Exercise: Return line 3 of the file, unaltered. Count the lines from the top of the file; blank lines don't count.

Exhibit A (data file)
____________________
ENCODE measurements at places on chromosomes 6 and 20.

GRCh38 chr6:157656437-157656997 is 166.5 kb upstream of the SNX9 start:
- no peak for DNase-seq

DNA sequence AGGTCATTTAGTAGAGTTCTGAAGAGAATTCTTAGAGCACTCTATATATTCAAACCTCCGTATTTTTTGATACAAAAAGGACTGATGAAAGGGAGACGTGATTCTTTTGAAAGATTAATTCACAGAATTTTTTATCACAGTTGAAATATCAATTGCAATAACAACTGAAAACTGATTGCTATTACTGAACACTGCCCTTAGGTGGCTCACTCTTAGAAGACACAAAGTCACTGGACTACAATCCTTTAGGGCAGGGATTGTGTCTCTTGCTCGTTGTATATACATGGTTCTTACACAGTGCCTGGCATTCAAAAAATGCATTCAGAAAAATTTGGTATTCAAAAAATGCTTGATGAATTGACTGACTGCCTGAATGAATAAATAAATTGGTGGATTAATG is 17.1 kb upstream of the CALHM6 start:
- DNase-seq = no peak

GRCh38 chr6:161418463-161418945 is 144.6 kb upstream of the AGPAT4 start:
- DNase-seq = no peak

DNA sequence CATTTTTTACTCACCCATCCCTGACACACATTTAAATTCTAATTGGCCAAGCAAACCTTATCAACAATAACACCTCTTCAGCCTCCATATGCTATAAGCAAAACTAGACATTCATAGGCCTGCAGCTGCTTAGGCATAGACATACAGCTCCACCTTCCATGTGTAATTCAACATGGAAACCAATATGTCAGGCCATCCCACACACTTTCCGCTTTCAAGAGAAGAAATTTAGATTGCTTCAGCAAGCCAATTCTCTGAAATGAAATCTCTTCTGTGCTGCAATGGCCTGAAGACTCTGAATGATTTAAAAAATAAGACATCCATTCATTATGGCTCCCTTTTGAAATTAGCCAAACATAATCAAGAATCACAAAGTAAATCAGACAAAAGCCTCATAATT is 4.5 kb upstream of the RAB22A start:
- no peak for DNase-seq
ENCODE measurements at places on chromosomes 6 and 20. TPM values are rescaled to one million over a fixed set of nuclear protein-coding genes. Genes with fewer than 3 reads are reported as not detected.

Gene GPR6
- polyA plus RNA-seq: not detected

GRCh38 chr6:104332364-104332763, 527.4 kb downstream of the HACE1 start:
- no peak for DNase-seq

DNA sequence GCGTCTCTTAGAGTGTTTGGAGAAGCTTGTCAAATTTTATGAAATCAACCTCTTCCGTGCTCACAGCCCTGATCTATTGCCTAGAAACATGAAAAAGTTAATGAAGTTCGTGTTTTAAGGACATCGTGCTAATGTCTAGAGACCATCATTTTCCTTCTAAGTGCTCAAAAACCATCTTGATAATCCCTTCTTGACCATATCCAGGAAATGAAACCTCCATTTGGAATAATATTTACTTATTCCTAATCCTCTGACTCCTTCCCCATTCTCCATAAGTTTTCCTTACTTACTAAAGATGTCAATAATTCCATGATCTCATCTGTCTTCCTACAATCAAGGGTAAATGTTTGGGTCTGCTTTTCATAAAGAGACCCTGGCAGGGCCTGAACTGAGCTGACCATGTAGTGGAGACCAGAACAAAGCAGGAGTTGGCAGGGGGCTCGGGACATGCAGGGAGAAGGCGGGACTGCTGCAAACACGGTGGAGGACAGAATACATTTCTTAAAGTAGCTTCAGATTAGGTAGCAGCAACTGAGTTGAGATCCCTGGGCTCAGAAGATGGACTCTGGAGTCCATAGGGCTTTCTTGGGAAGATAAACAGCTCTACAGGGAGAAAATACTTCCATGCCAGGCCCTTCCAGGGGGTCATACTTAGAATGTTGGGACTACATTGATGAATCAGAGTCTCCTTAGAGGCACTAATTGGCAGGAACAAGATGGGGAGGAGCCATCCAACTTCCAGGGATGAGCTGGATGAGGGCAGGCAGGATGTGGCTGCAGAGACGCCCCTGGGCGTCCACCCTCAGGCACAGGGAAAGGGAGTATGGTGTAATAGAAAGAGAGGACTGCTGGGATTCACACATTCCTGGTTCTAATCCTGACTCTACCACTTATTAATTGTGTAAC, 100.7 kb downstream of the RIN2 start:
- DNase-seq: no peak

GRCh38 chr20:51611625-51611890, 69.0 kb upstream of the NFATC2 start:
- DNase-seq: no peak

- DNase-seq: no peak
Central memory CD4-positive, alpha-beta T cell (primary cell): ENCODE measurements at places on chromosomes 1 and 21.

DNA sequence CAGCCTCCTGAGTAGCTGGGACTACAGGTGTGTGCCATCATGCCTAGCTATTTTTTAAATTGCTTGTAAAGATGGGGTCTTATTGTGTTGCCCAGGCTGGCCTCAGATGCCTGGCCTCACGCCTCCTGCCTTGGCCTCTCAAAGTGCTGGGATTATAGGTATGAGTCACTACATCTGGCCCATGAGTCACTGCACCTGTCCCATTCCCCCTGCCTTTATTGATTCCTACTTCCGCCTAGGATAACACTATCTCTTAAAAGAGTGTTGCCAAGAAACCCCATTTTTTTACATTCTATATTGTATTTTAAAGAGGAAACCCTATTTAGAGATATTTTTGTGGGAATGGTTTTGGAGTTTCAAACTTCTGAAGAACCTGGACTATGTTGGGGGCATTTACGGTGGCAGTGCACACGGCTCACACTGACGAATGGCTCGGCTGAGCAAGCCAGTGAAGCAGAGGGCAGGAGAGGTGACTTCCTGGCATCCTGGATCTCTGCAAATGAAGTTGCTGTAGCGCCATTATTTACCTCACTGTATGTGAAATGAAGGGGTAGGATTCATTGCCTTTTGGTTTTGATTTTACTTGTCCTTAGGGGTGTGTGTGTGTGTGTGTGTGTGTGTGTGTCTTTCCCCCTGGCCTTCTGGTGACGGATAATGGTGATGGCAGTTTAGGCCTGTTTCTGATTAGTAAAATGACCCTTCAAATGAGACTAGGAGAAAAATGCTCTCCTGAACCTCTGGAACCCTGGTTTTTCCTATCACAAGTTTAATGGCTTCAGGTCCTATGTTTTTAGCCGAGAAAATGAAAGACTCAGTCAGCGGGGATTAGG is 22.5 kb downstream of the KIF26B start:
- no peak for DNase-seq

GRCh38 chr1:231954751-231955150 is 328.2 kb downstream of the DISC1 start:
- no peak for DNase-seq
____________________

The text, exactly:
- no peak for DNase-seq